This series is a totally fresh and unique Star Wars story, and I’m totally here for it.

The series is focused on telling a grittier, darker, more mature story about (mostly) brand new characters with a brand new focus in this familiar galaxy. As such, these episodes are absolutely packed with worldbuilding and character development, and we get to really know Ferrix and the people who live there. There are moments where we simply get to see this quiet town going about daily business, trying to survive on a world that seems far from the Empire’s mind. These are the ordinary people of the galaxy, the people who are just trying to make ends meet and carve out a simple life alongside friends and family. And I’m so glad that this show is patient enough to build slowly and allow us to get to know the characters more. Diego Luna shines as Cassian, which of course was to be expected, but the rest of the cast does too. Adria Arjona is fantastic and instantly lovable as Bix, Fiona Shaw is perfect as Maarva, and Stellan Skarsgard as Luthen is already exemplifying the wise mentor role in the series. The cast really shines, and it’s in large part because there are extended moments of dialogue (and the writing is a clear and obvious strength of the series too, which is certainly quite welcome).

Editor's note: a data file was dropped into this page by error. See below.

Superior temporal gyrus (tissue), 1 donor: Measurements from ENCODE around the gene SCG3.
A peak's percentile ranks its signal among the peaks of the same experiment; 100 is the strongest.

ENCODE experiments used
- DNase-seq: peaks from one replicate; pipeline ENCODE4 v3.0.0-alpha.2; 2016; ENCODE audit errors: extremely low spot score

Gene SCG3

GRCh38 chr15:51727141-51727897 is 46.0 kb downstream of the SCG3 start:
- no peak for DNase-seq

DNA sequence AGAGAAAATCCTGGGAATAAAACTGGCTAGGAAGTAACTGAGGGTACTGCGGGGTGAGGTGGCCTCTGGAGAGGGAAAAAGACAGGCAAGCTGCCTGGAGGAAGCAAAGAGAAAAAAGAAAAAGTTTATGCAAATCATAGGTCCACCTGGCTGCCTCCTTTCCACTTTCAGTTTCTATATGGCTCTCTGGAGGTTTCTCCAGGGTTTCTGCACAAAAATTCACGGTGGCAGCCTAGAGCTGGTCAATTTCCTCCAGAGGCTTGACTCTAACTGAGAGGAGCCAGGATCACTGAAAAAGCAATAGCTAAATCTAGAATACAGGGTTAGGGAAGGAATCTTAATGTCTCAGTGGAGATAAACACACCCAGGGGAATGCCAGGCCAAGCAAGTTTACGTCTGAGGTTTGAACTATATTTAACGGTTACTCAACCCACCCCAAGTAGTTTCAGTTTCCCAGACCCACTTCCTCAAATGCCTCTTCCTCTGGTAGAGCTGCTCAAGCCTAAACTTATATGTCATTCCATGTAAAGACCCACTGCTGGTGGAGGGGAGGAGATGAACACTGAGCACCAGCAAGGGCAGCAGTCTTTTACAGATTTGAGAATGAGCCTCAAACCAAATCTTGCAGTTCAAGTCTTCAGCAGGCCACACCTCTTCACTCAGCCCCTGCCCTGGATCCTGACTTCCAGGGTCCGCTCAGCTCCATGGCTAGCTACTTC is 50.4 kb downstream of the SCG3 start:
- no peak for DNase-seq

But alongside this picture of the people of Ferrix, we get the picture of the Pre-Mor Security Corporation. The officers are, mostly, portrayed as just being out for themselves and not any sort of hero worth emulating. But at the heart of it is Syril Karn, who is a real “company man” in the sense that he’s firmly committed to the corporation. He’s upset not so much that two men were killed, but that two company men were killed. And he wants to bring them to justice. Karn (played by Kyle Soller) is a very different kind of Star Wars villain, but one that is instantly compelling in the “he’s a bad guy and you want to see him lose” kind of way. He’s driven by justice more than rage, and by wanting to do he thinks is right more than malice. Yet this leads him down some dark paths, as he’s blindly loyal to a security force that isn’t deserving of it. He’s upset that two company men are killed, yet his actions actually wind up leading to the deaths of more men – and that leaves Karn in a state of shock. It’s not hard to see that this show is giving us some commentary on “law enforcement,” justice, and what that really looks like in real life with real people: Cassian’s whole life is turned upside down, ruined, because two officers unfairly decided to give him trouble.